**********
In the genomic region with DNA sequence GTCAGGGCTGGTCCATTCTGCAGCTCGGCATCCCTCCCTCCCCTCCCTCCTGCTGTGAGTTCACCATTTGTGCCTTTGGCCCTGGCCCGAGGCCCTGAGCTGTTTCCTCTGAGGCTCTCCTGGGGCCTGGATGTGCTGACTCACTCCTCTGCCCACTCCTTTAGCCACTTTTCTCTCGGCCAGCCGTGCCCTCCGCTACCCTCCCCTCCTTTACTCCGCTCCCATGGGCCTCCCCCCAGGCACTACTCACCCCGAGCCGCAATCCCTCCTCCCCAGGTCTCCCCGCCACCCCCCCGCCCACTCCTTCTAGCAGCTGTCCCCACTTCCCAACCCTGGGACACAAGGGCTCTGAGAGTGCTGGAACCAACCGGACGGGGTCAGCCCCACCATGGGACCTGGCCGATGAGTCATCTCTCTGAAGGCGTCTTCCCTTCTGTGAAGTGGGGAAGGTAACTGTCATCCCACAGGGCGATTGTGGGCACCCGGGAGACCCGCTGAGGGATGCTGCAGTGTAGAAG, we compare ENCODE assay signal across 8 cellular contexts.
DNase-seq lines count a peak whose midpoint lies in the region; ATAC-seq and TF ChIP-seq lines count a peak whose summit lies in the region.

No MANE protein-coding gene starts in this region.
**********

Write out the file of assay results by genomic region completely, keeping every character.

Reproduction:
In the genomic region with DNA sequence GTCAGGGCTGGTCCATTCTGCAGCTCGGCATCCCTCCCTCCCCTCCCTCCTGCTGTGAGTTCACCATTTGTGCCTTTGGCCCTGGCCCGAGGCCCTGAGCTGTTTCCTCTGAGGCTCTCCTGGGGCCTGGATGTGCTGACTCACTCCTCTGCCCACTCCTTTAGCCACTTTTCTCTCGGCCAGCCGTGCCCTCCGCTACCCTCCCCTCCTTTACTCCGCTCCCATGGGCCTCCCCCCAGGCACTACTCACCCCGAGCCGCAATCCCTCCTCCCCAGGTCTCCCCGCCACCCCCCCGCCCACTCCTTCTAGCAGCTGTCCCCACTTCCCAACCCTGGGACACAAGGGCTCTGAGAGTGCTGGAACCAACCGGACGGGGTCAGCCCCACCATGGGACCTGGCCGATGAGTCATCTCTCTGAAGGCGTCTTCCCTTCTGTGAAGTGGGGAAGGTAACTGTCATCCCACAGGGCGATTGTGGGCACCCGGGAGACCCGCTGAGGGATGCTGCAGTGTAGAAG, we compare ENCODE assay signal across 8 cellular contexts.
DNase-seq lines count a peak whose midpoint lies in the region; ATAC-seq and TF ChIP-seq lines count a peak whose summit lies in the region.

No MANE protein-coding gene starts in this region.